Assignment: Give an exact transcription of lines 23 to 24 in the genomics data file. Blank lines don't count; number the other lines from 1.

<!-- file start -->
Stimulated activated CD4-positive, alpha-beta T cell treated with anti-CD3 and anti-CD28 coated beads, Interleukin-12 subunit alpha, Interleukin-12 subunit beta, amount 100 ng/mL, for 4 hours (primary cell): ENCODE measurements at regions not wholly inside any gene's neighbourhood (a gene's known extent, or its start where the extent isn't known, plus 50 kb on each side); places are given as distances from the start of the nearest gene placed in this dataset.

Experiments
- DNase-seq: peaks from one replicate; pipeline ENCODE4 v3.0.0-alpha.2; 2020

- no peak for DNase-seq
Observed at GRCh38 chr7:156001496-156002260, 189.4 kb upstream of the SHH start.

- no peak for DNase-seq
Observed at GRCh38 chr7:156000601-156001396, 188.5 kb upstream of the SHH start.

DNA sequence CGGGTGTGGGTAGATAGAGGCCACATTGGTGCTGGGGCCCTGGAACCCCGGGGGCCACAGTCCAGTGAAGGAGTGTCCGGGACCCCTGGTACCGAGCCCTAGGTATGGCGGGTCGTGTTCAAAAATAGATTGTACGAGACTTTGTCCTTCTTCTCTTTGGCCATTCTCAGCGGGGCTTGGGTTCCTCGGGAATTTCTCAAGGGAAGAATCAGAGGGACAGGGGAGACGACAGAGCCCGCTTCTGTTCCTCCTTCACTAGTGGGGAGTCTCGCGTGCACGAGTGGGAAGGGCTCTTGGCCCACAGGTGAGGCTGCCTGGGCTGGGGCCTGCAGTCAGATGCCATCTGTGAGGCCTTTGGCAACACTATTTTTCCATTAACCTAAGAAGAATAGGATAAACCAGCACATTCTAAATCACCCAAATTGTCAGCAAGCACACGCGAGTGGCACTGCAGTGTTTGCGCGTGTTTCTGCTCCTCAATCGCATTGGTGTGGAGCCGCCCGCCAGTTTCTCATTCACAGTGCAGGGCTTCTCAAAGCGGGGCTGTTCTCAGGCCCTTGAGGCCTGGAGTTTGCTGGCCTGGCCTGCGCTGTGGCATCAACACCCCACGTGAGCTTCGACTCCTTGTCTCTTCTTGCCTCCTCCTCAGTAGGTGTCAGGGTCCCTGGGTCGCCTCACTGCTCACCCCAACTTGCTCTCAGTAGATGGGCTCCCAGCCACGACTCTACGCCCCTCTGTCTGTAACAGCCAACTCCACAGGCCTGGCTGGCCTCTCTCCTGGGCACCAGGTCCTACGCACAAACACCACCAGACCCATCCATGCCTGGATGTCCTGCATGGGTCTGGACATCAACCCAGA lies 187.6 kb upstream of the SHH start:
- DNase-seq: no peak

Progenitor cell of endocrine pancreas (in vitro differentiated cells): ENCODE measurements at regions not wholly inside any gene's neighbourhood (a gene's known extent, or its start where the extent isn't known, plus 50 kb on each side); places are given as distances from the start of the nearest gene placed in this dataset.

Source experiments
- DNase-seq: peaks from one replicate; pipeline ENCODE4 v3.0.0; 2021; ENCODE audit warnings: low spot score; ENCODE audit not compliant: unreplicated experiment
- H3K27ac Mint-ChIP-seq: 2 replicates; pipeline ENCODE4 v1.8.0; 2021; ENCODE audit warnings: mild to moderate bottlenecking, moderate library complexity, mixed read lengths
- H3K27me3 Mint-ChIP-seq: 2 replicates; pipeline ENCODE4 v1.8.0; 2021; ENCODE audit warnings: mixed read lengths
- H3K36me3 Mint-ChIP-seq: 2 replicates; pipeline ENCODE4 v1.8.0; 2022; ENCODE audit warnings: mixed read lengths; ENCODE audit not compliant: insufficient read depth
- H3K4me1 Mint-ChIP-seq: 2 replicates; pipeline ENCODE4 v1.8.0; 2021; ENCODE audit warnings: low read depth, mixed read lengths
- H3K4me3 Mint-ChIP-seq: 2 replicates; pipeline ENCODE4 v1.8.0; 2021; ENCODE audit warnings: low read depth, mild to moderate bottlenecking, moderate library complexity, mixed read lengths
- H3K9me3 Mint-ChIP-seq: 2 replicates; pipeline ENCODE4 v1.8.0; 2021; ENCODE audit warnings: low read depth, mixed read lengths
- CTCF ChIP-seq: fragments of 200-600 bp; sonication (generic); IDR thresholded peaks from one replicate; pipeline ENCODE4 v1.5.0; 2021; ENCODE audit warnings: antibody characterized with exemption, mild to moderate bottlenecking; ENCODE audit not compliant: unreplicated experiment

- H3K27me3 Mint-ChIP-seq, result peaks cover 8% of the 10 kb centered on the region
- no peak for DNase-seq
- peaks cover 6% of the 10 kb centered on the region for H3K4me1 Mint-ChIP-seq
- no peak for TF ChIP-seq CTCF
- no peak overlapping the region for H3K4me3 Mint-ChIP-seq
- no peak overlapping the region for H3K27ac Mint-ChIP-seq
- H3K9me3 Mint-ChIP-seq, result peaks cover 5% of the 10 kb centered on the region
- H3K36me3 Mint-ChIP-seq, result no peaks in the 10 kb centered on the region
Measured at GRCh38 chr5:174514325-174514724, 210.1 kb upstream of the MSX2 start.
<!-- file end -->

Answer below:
- no peak for TF ChIP-seq CTCF
- no peak overlapping the region for H3K4me3 Mint-ChIP-seq